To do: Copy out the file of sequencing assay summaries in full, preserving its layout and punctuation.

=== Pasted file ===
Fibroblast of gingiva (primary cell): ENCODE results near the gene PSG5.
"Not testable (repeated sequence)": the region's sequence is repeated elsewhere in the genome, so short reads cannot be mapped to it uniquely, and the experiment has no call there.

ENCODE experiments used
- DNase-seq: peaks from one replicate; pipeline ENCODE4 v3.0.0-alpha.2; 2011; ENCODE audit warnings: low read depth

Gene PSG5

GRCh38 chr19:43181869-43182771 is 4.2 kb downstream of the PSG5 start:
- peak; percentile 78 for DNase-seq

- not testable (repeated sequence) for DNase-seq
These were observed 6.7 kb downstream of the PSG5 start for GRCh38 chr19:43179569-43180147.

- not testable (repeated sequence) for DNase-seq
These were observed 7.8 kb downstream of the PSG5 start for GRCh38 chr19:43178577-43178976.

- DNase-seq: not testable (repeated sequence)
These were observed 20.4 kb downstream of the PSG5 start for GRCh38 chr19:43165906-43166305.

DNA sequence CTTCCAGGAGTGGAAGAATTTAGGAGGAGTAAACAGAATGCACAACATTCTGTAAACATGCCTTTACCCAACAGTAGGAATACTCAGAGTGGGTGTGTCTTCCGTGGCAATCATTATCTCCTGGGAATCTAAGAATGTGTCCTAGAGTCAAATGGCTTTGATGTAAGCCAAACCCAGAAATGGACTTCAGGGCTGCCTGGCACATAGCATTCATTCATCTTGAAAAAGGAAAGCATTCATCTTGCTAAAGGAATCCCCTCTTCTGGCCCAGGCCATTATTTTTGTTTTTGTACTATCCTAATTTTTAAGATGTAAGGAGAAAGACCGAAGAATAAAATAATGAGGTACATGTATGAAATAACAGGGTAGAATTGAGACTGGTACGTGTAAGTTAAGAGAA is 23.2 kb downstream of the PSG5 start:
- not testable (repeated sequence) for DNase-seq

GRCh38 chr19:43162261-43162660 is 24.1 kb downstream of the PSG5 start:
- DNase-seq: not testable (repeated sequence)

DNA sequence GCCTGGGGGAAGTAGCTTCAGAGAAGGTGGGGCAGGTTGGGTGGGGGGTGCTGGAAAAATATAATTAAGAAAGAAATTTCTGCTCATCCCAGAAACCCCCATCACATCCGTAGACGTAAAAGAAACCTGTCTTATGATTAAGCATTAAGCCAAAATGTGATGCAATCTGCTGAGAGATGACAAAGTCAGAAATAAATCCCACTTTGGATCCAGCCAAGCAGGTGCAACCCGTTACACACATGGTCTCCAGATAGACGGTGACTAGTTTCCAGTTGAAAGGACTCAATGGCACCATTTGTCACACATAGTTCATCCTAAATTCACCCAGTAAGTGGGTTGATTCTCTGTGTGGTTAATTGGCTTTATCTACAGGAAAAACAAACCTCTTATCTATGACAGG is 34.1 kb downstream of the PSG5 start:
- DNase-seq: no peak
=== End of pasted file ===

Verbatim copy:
Fibroblast of gingiva (primary cell): ENCODE results near the gene PSG5.
"Not testable (repeated sequence)": the region's sequence is repeated elsewhere in the genome, so short reads cannot be mapped to it uniquely, and the experiment has no call there.

ENCODE experiments used
- DNase-seq: peaks from one replicate; pipeline ENCODE4 v3.0.0-alpha.2; 2011; ENCODE audit warnings: low read depth

Gene PSG5

GRCh38 chr19:43181869-43182771 is 4.2 kb downstream of the PSG5 start:
- peak; percentile 78 for DNase-seq

- not testable (repeated sequence) for DNase-seq
These were observed 6.7 kb downstream of the PSG5 start for GRCh38 chr19:43179569-43180147.

- not testable (repeated sequence) for DNase-seq
These were observed 7.8 kb downstream of the PSG5 start for GRCh38 chr19:43178577-43178976.

- DNase-seq: not testable (repeated sequence)
These were observed 20.4 kb downstream of the PSG5 start for GRCh38 chr19:43165906-43166305.

DNA sequence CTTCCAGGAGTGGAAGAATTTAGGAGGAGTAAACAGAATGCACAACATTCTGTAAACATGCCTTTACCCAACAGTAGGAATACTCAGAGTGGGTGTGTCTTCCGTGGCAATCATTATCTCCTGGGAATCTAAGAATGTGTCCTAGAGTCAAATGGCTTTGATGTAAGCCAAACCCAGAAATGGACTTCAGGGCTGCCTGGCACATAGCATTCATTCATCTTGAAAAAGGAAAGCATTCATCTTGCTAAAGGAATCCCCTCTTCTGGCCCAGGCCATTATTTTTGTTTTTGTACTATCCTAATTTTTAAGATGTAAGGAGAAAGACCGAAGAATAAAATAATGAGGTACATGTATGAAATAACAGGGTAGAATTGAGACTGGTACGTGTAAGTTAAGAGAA is 23.2 kb downstream of the PSG5 start:
- not testable (repeated sequence) for DNase-seq

GRCh38 chr19:43162261-43162660 is 24.1 kb downstream of the PSG5 start:
- DNase-seq: not testable (repeated sequence)

DNA sequence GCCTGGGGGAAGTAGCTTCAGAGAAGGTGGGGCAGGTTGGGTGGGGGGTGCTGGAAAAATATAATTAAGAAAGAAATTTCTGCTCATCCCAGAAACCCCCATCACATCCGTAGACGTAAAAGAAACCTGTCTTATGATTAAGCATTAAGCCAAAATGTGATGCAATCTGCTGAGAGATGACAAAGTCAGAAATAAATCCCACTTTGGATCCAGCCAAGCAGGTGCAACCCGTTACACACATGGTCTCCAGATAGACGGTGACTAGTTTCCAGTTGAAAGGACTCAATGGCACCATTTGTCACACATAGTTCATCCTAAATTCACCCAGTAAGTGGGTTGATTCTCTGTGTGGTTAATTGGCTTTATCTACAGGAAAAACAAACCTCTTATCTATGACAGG is 34.1 kb downstream of the PSG5 start:
- DNase-seq: no peak